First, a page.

Why brands need to Be the Change in 2019

THE RISE OF ETHICAL CONSUMPTION

Ethical, purposeful and sustainable consumption have all been buzzwords of recent years. This is no new news to brands, and it is on the agenda for many to improve business practises to meet rising consumer demand. But what does this trend look like now? How fast is it really growing, and will the demand sustain over the coming years?

To answer these questions, we will draw upon the research and data from our relaunched trend model to discuss one of our new trends: ‘Be the Change’, and why it is especially important for food and drink brands.

 

THE NEW ‘WOKE’ CONSUMER

At Join the Dots, ethical consumption is something we have recognised in our trends model since it was established in 2014. We began quantifying our trends in 2016, so we now have three years of data to compare how ethical consumption has changed over time.

This year we have seen a fundamental shift. For the first time our UK nat rep data is seeing this trend move from ‘nascent’ to ‘expanding’ – suggesting the demand for ethical goods and purposeful brands is no longer something of fringe culture, but is instead spreading into the mainstream. (see graph below)

 

 

Our nat rep survey tracks consumer attitudes towards social change. For the first time these attitudes have moved from Nascent to Expanding, meaning more consumers are feeling the need to act ethically. This has informed our new trend Be the Change.

 

Alongside this, the manifestation of this trend has also developed. No longer reserved for the middle classes who can afford it, more consumers are looking to change consumption habits for the better, with 66% of the UK public “willing to spend more money on brands who aim to make a positive change in society.”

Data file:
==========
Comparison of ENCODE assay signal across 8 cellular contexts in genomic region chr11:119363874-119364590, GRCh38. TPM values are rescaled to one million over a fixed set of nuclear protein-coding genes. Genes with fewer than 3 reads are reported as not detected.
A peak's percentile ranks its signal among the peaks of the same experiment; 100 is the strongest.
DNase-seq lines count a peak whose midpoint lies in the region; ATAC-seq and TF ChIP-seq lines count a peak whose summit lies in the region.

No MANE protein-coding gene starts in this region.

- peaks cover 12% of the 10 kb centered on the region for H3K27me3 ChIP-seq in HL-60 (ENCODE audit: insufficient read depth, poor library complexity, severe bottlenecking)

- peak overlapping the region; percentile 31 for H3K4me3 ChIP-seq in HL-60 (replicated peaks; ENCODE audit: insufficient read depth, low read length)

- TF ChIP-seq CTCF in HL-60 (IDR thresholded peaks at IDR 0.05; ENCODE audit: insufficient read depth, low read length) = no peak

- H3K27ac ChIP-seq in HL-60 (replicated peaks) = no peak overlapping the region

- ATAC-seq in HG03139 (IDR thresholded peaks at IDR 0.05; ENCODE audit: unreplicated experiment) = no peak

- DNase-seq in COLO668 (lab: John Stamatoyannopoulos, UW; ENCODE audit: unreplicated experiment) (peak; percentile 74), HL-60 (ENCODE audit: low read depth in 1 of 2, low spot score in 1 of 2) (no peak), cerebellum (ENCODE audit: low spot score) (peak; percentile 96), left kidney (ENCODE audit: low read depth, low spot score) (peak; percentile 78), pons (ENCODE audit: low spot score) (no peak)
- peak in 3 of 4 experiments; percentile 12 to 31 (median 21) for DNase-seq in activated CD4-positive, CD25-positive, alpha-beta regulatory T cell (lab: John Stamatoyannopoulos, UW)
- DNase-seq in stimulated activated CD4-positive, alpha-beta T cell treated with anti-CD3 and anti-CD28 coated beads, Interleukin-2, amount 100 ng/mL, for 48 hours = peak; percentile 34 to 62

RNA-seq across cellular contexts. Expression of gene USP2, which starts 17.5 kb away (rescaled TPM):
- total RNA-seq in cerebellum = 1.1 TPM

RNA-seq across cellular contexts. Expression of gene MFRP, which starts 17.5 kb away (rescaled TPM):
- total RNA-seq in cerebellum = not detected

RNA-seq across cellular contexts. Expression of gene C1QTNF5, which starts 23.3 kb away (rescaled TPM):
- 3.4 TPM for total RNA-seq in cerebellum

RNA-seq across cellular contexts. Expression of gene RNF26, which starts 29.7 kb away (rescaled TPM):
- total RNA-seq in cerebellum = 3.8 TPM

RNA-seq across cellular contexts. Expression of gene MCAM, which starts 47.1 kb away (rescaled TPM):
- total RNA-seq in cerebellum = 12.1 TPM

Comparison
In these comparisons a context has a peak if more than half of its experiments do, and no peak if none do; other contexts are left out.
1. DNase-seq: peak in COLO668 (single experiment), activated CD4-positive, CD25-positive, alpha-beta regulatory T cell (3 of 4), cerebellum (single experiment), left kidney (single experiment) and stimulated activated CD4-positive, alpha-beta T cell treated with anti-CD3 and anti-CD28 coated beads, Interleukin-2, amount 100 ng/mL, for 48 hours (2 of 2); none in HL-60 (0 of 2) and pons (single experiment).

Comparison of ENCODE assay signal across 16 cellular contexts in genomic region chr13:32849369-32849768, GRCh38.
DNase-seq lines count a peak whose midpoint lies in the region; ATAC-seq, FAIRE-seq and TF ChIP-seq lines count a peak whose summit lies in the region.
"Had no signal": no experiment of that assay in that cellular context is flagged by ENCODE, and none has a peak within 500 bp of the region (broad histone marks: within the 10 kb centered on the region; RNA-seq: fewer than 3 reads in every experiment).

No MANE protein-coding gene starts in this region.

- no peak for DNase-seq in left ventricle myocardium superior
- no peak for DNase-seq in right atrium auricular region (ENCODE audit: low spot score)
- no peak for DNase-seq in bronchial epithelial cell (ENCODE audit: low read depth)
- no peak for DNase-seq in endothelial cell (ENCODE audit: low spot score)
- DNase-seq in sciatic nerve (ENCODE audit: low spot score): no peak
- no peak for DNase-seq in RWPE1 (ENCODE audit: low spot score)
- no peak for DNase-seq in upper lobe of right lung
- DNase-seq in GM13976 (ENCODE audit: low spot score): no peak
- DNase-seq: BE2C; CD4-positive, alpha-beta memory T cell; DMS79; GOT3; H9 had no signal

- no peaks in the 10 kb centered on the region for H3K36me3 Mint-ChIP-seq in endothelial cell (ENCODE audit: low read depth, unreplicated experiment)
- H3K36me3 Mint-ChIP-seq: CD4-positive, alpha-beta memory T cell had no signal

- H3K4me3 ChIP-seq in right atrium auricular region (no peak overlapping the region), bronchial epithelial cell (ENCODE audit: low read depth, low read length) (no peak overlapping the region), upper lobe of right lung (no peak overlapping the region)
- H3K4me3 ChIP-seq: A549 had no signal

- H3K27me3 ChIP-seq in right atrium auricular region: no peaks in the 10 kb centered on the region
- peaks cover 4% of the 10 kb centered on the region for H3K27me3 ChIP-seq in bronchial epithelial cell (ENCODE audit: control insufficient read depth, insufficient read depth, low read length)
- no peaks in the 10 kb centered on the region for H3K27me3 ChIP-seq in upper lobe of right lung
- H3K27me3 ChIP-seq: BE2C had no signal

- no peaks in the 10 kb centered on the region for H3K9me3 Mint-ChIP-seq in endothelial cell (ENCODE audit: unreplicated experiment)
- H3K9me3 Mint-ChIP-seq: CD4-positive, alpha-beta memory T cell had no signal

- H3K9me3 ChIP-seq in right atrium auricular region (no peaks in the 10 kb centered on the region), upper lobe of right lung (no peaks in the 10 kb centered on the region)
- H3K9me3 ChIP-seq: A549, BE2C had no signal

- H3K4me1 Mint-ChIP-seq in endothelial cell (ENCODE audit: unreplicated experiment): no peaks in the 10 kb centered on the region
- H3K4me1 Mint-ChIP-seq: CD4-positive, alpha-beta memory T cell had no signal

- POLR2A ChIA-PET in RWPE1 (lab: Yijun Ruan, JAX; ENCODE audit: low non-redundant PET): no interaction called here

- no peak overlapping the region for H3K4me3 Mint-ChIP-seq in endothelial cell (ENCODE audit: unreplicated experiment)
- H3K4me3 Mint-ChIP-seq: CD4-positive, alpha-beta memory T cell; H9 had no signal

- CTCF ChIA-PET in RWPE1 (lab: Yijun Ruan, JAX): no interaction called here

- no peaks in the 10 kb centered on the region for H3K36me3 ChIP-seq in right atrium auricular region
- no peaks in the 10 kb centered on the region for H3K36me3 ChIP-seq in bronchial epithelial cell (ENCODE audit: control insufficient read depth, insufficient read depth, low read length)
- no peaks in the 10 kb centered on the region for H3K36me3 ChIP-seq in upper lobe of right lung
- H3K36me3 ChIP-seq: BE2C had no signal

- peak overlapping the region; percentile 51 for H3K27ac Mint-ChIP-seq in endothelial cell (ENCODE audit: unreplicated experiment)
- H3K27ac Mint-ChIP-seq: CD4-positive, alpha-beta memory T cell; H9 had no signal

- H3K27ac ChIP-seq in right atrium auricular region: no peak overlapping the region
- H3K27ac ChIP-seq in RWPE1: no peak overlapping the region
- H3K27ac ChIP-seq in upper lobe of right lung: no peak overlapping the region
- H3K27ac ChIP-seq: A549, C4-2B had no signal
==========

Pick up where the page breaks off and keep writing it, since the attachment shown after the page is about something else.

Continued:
However, consumer trust in brands and governments to tackle social issues is in question. Instead consumers are increasingly looking to take charge and drive change themselves. Indeed, 88% of the UK public agreed “we must take action ourselves to address the social issues affecting us.” For brands, it is more important than ever to help drive positive social change, or risk consumer backlash or boycotting.

 

FOR FOOD & DRINK

Although this trend spans all industries, for Food and Drink brands this trend is particularly current given the continued rise of food and drink related issues – from food waste, through to animal welfare and environmentally-friendly packaging. FMCG products are quick to be targeted by consumers because they are sold at such large scale: they could either cause mass damage, or cause mass positive social change.